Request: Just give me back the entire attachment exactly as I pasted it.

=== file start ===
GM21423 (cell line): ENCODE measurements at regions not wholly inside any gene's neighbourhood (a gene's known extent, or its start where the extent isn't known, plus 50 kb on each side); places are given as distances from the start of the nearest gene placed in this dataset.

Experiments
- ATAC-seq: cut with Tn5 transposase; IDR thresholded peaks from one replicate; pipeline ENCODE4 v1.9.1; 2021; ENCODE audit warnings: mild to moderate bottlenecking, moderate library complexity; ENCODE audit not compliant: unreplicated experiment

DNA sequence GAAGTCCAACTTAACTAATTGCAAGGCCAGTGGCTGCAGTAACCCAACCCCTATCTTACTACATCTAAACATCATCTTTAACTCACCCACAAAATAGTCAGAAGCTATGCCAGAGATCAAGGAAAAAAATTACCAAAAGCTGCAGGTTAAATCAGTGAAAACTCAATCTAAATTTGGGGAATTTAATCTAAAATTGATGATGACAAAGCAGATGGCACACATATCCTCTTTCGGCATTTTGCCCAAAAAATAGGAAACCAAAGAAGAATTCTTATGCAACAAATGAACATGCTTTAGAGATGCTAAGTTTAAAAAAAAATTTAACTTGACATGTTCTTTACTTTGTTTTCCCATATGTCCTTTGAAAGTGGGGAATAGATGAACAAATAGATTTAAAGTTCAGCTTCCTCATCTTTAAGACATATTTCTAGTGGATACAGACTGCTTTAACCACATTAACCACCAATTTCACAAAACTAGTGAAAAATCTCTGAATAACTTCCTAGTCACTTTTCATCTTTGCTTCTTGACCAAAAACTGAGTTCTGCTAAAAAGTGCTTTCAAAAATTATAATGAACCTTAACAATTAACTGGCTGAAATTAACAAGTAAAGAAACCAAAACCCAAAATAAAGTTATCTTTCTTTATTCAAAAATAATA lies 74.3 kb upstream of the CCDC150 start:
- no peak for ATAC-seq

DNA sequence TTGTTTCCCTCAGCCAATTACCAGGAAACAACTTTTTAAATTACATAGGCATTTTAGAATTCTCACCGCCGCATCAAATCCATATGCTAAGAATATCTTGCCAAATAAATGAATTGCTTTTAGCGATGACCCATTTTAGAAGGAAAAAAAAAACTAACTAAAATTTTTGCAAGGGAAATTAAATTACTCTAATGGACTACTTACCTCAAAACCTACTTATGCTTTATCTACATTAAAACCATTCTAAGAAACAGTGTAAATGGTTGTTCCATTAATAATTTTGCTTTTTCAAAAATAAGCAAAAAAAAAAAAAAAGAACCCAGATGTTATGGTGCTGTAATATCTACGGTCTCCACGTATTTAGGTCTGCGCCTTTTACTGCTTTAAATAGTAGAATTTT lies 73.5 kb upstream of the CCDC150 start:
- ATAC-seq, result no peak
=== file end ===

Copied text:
GM21423 (cell line): ENCODE measurements at regions not wholly inside any gene's neighbourhood (a gene's known extent, or its start where the extent isn't known, plus 50 kb on each side); places are given as distances from the start of the nearest gene placed in this dataset.

Experiments
- ATAC-seq: cut with Tn5 transposase; IDR thresholded peaks from one replicate; pipeline ENCODE4 v1.9.1; 2021; ENCODE audit warnings: mild to moderate bottlenecking, moderate library complexity; ENCODE audit not compliant: unreplicated experiment

DNA sequence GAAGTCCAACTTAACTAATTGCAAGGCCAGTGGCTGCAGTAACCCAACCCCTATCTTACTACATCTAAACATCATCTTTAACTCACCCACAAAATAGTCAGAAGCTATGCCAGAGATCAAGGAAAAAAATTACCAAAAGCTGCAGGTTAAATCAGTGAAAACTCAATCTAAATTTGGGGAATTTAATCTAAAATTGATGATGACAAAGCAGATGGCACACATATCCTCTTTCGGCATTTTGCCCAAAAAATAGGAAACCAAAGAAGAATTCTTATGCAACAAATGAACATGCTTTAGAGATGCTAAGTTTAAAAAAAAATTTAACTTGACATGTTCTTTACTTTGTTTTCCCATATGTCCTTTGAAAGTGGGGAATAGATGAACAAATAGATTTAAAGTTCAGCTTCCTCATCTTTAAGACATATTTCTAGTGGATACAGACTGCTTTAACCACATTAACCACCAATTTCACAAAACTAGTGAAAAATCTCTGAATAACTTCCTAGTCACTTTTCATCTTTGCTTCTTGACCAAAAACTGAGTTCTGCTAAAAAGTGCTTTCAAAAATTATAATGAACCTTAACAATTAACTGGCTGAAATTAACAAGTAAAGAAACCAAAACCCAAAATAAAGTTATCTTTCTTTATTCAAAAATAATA lies 74.3 kb upstream of the CCDC150 start:
- no peak for ATAC-seq

DNA sequence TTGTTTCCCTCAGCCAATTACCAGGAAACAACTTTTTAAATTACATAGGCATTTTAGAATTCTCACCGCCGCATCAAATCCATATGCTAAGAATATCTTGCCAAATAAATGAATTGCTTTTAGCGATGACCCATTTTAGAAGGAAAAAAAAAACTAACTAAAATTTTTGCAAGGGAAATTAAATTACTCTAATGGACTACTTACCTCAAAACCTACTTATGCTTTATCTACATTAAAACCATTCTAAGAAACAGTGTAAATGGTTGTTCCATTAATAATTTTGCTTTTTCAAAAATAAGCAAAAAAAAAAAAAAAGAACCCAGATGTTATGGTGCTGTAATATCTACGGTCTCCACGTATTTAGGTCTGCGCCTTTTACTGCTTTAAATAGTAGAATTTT lies 73.5 kb upstream of the CCDC150 start:
- ATAC-seq, result no peak